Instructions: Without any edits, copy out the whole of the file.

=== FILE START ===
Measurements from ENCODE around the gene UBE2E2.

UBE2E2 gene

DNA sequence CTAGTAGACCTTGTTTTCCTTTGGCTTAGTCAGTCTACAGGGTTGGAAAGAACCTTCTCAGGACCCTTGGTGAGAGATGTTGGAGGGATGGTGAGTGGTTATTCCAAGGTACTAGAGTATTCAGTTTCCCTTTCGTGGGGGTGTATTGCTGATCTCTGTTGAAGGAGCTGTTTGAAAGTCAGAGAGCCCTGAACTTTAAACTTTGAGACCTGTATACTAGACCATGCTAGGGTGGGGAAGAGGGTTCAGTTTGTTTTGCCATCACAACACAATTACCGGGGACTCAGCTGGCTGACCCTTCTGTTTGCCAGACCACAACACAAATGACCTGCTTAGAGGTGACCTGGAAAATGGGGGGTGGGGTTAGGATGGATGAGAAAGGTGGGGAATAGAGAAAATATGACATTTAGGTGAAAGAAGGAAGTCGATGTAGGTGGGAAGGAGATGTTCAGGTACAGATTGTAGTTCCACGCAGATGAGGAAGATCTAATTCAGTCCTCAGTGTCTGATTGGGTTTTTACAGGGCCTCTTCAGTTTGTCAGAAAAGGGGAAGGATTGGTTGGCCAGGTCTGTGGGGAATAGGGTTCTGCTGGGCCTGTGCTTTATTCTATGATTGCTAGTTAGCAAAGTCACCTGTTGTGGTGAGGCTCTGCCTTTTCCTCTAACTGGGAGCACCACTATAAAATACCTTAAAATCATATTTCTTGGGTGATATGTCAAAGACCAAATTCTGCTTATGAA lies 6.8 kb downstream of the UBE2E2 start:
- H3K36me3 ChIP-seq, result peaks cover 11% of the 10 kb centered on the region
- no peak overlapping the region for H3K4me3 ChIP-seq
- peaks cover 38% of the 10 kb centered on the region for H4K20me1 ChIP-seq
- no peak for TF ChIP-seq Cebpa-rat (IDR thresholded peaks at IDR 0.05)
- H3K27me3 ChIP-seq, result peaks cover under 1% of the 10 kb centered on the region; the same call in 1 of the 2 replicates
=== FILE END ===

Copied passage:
Measurements from ENCODE around the gene UBE2E2.

UBE2E2 gene

DNA sequence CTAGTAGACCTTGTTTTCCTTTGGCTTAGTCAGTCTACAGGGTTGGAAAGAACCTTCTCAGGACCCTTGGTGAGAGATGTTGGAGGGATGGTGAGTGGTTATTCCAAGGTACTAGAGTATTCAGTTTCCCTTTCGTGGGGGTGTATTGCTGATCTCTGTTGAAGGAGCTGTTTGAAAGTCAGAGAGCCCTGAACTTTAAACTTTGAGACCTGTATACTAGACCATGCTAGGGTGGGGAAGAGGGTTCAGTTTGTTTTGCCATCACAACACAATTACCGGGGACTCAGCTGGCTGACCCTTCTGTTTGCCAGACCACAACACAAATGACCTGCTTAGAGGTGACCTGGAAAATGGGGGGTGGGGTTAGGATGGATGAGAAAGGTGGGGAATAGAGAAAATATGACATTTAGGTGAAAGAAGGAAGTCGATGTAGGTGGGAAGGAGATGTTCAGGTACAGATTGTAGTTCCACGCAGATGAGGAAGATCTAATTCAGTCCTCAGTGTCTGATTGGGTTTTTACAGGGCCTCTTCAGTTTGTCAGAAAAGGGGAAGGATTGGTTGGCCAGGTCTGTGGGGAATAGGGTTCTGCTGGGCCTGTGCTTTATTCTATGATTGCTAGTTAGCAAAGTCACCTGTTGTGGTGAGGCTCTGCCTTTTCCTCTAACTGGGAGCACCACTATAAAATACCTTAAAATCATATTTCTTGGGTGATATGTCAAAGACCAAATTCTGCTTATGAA lies 6.8 kb downstream of the UBE2E2 start:
- H3K36me3 ChIP-seq, result peaks cover 11% of the 10 kb centered on the region
- no peak overlapping the region for H3K4me3 ChIP-seq
- peaks cover 38% of the 10 kb centered on the region for H4K20me1 ChIP-seq
- no peak for TF ChIP-seq Cebpa-rat (IDR thresholded peaks at IDR 0.05)
- H3K27me3 ChIP-seq, result peaks cover under 1% of the 10 kb centered on the region; the same call in 1 of the 2 replicates